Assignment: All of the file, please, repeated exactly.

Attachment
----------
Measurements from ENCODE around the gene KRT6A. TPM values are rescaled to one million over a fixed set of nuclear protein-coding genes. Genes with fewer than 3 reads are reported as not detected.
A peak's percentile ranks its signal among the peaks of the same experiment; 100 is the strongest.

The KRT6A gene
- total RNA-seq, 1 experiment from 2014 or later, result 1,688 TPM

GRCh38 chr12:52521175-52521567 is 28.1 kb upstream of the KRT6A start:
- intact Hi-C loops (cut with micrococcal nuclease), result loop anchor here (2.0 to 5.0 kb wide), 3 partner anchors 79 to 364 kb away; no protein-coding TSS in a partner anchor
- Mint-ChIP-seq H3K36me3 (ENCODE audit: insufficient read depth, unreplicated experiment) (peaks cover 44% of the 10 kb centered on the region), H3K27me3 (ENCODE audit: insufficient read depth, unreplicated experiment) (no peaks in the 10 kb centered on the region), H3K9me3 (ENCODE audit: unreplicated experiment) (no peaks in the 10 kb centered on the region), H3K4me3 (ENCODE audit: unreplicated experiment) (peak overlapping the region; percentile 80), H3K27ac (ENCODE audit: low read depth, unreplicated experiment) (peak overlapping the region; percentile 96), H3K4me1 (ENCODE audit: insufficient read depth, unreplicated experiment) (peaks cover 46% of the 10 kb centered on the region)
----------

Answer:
Measurements from ENCODE around the gene KRT6A. TPM values are rescaled to one million over a fixed set of nuclear protein-coding genes. Genes with fewer than 3 reads are reported as not detected.
A peak's percentile ranks its signal among the peaks of the same experiment; 100 is the strongest.

The KRT6A gene
- total RNA-seq, 1 experiment from 2014 or later, result 1,688 TPM

GRCh38 chr12:52521175-52521567 is 28.1 kb upstream of the KRT6A start:
- intact Hi-C loops (cut with micrococcal nuclease), result loop anchor here (2.0 to 5.0 kb wide), 3 partner anchors 79 to 364 kb away; no protein-coding TSS in a partner anchor
- Mint-ChIP-seq H3K36me3 (ENCODE audit: insufficient read depth, unreplicated experiment) (peaks cover 44% of the 10 kb centered on the region), H3K27me3 (ENCODE audit: insufficient read depth, unreplicated experiment) (no peaks in the 10 kb centered on the region), H3K9me3 (ENCODE audit: unreplicated experiment) (no peaks in the 10 kb centered on the region), H3K4me3 (ENCODE audit: unreplicated experiment) (peak overlapping the region; percentile 80), H3K27ac (ENCODE audit: low read depth, unreplicated experiment) (peak overlapping the region; percentile 96), H3K4me1 (ENCODE audit: insufficient read depth, unreplicated experiment) (peaks cover 46% of the 10 kb centered on the region)